C++ and Python, as well as experimental Java bindings, are

KIO implements application I/O in a
separate process to enable a non-blocking GUI without the use of
threads. The class is network transparent and hence can be used
seamlessly to access HTTP, FTP, POP, IMAP, NFS, SMB, LDAP and local
files. Moreover, its modular and extensible design permits
developers to “drop in” additional protocols, such as WebDAV, which
will then automatically be available to all KDE applications. KIO
also implements a trader which can locate handlers for specified
mimetypes; these handlers can then be embedded within the
requesting application using the KParts technology.

KParts, KDE 2’s component object model,
allows an application to embed another within itself. The
technology handles all aspects of the embedding, such as
positioning toolbars and inserting the proper menus when the
embedded component is activated or deactivated. KParts can also
interface with the KIO trader to locate available handlers for
specific mimetypes or services/protocols. This technology is used
extensively by the KOffice suite and Konqueror.

The XML GUI employs XML to create and
position menus, toolbars and possibly other aspects of the GUI.
This technology offers developers and users the advantage of
simplified configurability of these user interface elements across
applications and automatic compliance with the KDE Standards
and Style Guide
irrespective of modifications to the

KHTML is an HTML 4.0 compliant rendering and
drawing engine. The class will support the full gamut of current
Internet technologies, including JavaScriptTM,
Java®, HTML 4.0, CSS-2 (Cascading Style Sheets), SSL
(Secure Socket Layer for secure communications) and Netscape
Communicator® plugins (for viewing
FlashTM, RealAudioTM, RealVideoTM
and similar technologies). The KHTML class can easily be used by an
application as either a widget (using normal X Window parenting) or
as a component (using the KParts technology). KHTML, in turn, has
the capacity to embed components within itself using the KParts

Downloading and Compiling Kopernicus

The source packages for Kopernicus are available for free
download at http://ftp.kde.org/stable/2.0/distribution/tar/generic/src/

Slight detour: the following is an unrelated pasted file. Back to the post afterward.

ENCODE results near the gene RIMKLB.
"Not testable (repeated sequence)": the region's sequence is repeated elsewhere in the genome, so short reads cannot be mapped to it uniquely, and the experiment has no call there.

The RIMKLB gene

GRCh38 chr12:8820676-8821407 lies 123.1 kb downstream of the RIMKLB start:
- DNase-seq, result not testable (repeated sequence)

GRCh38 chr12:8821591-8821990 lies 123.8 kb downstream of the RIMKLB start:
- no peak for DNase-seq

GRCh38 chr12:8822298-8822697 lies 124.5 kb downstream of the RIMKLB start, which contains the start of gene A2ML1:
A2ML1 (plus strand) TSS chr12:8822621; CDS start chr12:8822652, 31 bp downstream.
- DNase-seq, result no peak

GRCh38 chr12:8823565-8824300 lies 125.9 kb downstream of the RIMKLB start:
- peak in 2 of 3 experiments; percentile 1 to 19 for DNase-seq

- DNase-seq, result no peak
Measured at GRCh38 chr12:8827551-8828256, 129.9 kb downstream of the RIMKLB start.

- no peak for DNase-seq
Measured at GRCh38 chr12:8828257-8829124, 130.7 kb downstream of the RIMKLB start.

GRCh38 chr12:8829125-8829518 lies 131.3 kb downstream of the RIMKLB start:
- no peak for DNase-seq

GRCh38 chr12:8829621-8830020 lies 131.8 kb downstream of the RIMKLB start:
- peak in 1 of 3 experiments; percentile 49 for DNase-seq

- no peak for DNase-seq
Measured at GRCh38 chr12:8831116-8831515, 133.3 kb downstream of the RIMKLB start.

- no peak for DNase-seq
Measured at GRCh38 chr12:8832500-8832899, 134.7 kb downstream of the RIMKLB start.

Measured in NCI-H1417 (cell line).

or in the equivalent directory at one of the many KDE ftp server
mirrors. Kopernicus
requires qt-2.2.1, which is available from the above locations
under the name
. Kopernicus will not work with older
versions of Qt.

For further instructions on compiling and installing Kopernicus,
please consult the installation
and, if you encounter problems, the compilation FAQ.

Installing Binary Packages

Some distributors choose to provide binary packages of KDE for
certain versions of their distribution. Some of these binary
packages for Kopernicus will be available for free download under
or under the equivalent directory at one of the many KDE ftp server
mirrors. Please note
that the KDE team is not responsible for these packages as they are
provided by third parties — typically, but not always, the
distributor of the relevant distribution.

Kopernicus requires qt-2.2.1, the free version of which is
available from the above locations usually under the name
qt-x11-2.2.1. Kopernicus will not work with older versions of

At the time of this release, pre-compiled packages are available

Please check the servers periodically for pre-compiled packages
for other distributions. More binary packages will become available
over the coming days and weeks.

About KDE

KDE is an independent, collaborative project by hundreds of
developers worldwide to create a sophisticated, customizable and
stable desktop environment employing a component-based,
network-transparent architecture. KDE is working proof of the power
of the Open Source “Bazaar-style” software development model to
create first-rate technologies on par with and superior to even the
most complex commercial software.

For more information about KDE, please visit KDE’s web site.

Press Contacts:
United States: Kurt Granroth
(1) 480 732 1752
Andreas Pour
(1) 718 456 1165
Europe (French and English): David Faure
(44) 1225 837409
Europe (English and German): Martin Konold
(49) 179 2252249